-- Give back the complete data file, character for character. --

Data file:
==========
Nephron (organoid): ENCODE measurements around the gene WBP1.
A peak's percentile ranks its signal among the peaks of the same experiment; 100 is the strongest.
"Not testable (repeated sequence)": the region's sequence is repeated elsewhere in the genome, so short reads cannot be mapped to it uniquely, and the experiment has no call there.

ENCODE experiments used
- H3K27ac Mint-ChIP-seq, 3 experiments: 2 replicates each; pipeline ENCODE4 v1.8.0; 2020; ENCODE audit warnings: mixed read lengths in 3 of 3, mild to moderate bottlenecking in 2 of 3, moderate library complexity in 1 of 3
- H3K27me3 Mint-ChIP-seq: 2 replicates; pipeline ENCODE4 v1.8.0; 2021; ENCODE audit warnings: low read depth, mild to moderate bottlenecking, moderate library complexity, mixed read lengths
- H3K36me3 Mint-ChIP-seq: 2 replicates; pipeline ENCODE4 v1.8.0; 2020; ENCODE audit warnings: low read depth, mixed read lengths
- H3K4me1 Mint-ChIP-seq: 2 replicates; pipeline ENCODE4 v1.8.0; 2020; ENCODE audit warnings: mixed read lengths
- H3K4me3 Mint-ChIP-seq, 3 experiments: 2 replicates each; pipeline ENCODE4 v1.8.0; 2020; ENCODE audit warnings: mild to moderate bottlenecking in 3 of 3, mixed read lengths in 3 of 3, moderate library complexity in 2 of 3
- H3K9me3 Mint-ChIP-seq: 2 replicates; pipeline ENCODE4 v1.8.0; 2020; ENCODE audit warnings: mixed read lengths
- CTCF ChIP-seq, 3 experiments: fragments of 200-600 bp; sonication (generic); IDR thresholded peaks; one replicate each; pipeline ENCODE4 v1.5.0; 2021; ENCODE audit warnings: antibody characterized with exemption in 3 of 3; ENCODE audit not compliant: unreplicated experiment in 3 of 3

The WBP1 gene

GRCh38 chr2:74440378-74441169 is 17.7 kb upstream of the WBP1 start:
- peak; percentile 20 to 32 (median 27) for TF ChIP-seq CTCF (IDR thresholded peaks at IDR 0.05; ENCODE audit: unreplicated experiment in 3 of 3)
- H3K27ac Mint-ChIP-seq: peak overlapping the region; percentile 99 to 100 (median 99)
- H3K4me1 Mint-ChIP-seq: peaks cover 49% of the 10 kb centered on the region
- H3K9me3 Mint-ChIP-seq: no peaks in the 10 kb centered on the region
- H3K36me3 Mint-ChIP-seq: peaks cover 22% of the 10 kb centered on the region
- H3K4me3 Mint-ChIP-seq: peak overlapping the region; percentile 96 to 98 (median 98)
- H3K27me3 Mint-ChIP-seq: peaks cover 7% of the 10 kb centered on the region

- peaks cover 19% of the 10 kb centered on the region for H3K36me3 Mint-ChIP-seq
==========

Nephron (organoid): ENCODE measurements around the gene WBP1.
A peak's percentile ranks its signal among the peaks of the same experiment; 100 is the strongest.
"Not testable (repeated sequence)": the region's sequence is repeated elsewhere in the genome, so short reads cannot be mapped to it uniquely, and the experiment has no call there.

ENCODE experiments used
- H3K27ac Mint-ChIP-seq, 3 experiments: 2 replicates each; pipeline ENCODE4 v1.8.0; 2020; ENCODE audit warnings: mixed read lengths in 3 of 3, mild to moderate bottlenecking in 2 of 3, moderate library complexity in 1 of 3
- H3K27me3 Mint-ChIP-seq: 2 replicates; pipeline ENCODE4 v1.8.0; 2021; ENCODE audit warnings: low read depth, mild to moderate bottlenecking, moderate library complexity, mixed read lengths
- H3K36me3 Mint-ChIP-seq: 2 replicates; pipeline ENCODE4 v1.8.0; 2020; ENCODE audit warnings: low read depth, mixed read lengths
- H3K4me1 Mint-ChIP-seq: 2 replicates; pipeline ENCODE4 v1.8.0; 2020; ENCODE audit warnings: mixed read lengths
- H3K4me3 Mint-ChIP-seq, 3 experiments: 2 replicates each; pipeline ENCODE4 v1.8.0; 2020; ENCODE audit warnings: mild to moderate bottlenecking in 3 of 3, mixed read lengths in 3 of 3, moderate library complexity in 2 of 3
- H3K9me3 Mint-ChIP-seq: 2 replicates; pipeline ENCODE4 v1.8.0; 2020; ENCODE audit warnings: mixed read lengths
- CTCF ChIP-seq, 3 experiments: fragments of 200-600 bp; sonication (generic); IDR thresholded peaks; one replicate each; pipeline ENCODE4 v1.5.0; 2021; ENCODE audit warnings: antibody characterized with exemption in 3 of 3; ENCODE audit not compliant: unreplicated experiment in 3 of 3

The WBP1 gene

GRCh38 chr2:74440378-74441169 is 17.7 kb upstream of the WBP1 start:
- peak; percentile 20 to 32 (median 27) for TF ChIP-seq CTCF (IDR thresholded peaks at IDR 0.05; ENCODE audit: unreplicated experiment in 3 of 3)
- H3K27ac Mint-ChIP-seq: peak overlapping the region; percentile 99 to 100 (median 99)
- H3K4me1 Mint-ChIP-seq: peaks cover 49% of the 10 kb centered on the region
- H3K9me3 Mint-ChIP-seq: no peaks in the 10 kb centered on the region
- H3K36me3 Mint-ChIP-seq: peaks cover 22% of the 10 kb centered on the region
- H3K4me3 Mint-ChIP-seq: peak overlapping the region; percentile 96 to 98 (median 98)
- H3K27me3 Mint-ChIP-seq: peaks cover 7% of the 10 kb centered on the region

- peaks cover 19% of the 10 kb centered on the region for H3K36me3 Mint-ChIP-seq